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On Tue, 2004-04-20 at 12:45, Stephen D. Williams wrote:
> David Megginson wrote:
> > Stephen D. Williams wrote:
> >> Processing overhead, including the major components of parsing /
> >> object creation / data copies / serialization, is not a 'future
> >> problem'. It has always been a problem.
> > We don't know how much and what kind of a problem XML will be until we've
> > had time to gain experience -- if we try to optimize too early, we'll
> > end up
> > optimizing the wrong thing.
> I suppose "early" and "time to gain experience" are relative.
> > For example, I set up a test for a customer a while back to see how fast
> > Expat could parse documents. On my 900 MHz Dell notebook, with 256MB RAM
> > and Gnome, Mozilla, and XEmacs competing for memory and CPU, Expat could
> > parse about 3,000 1K XML documents per second (if memory does not fail
> > me).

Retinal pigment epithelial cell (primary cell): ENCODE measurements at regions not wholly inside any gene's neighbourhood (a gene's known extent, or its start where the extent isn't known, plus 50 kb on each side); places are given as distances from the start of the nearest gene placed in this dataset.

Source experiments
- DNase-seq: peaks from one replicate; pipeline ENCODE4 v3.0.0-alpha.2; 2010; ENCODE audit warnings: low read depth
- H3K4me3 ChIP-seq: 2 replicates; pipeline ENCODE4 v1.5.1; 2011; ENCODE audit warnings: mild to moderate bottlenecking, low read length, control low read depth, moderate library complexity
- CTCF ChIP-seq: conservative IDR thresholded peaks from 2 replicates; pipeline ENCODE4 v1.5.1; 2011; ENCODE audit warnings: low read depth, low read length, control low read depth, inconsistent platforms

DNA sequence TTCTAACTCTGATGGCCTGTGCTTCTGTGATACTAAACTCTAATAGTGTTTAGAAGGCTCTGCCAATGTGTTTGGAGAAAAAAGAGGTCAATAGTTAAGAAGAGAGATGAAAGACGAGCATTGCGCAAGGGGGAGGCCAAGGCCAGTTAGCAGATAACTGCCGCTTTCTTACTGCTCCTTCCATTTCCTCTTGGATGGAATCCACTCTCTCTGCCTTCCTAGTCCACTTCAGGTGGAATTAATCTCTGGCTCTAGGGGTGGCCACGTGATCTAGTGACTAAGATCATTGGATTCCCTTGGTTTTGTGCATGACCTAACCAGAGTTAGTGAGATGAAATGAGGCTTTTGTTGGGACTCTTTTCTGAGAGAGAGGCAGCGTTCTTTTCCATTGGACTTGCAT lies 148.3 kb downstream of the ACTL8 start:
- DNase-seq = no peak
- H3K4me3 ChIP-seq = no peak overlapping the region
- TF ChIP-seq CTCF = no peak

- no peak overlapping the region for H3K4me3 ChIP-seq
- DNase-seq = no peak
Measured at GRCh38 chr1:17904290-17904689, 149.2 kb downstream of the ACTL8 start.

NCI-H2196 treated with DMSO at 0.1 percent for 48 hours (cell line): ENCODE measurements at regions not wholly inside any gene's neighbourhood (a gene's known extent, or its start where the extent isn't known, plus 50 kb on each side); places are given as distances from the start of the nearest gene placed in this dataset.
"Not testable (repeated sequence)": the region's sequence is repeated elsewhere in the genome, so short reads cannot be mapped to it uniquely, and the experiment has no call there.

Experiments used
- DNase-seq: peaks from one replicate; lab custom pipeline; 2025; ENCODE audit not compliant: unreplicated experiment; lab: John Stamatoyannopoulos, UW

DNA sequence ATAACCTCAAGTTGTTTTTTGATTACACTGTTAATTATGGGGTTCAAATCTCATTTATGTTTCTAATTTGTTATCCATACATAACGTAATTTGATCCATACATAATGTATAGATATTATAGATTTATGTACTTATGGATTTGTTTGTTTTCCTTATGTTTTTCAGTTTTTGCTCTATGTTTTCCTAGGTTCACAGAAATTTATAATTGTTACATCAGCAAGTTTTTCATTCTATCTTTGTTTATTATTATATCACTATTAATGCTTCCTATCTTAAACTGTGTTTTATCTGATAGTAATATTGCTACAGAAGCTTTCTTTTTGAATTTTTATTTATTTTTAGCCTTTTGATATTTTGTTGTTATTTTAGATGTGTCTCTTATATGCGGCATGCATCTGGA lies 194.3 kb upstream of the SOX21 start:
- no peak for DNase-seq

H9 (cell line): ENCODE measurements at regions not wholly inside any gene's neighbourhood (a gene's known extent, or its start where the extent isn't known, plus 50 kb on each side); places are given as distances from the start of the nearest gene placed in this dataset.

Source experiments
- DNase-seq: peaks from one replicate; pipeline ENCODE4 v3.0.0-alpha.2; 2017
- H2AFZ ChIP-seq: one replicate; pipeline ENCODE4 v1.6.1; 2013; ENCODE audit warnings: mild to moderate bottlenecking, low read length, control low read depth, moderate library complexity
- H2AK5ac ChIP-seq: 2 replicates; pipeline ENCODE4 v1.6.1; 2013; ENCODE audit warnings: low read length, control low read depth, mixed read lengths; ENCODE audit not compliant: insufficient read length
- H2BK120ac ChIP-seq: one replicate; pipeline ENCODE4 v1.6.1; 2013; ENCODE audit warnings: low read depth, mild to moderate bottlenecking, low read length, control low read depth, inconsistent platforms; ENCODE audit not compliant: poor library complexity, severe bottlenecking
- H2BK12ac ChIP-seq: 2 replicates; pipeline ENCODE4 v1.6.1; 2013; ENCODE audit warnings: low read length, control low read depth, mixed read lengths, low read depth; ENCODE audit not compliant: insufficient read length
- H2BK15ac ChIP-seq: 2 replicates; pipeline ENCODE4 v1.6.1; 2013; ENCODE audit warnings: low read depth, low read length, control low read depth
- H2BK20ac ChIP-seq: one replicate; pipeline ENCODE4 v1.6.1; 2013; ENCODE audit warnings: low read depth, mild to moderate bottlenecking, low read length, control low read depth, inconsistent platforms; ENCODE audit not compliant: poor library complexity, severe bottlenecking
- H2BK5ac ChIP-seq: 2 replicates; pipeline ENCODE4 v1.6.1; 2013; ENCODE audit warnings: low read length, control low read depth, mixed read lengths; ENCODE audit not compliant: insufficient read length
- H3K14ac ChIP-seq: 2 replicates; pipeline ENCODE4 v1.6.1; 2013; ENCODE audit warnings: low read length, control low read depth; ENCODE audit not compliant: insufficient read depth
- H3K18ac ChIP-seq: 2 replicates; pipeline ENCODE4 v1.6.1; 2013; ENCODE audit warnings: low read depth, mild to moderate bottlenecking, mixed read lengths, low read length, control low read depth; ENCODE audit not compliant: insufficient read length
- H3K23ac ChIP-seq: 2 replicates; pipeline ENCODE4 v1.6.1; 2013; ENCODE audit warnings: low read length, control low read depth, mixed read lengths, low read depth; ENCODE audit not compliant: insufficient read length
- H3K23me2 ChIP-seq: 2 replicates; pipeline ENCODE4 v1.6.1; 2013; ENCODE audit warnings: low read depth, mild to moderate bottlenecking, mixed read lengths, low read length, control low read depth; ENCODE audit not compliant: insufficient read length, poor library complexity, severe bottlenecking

> > If I had tried to, say, build DOM trees from that, I expect that the
> > number
> > would have fallen into the double digits (in C++) or worse. In this
> > case,
> > obviously, there would be far more to be gained from optimizing the
> > code on
> > the other side of the parser (say, by implementing a reusable object
> > pool or
> > lazy tree building) than there would be from replacing XML with something
> > that parsed faster.
> Why make the assumption that "optimizing the code on the other side of
> the parser" is the first or only step? I posit that this is not the
> best way to proceed and artificially narrows possible solutions. The
> steps needed to parse XML, such as processing Expat events, cause a
> minimum amount of work. When that data has been parsed, it must be in a
> usable form and data in a usable form must be serialized at some point.
that's a big claim. and i don't agree even a little bit.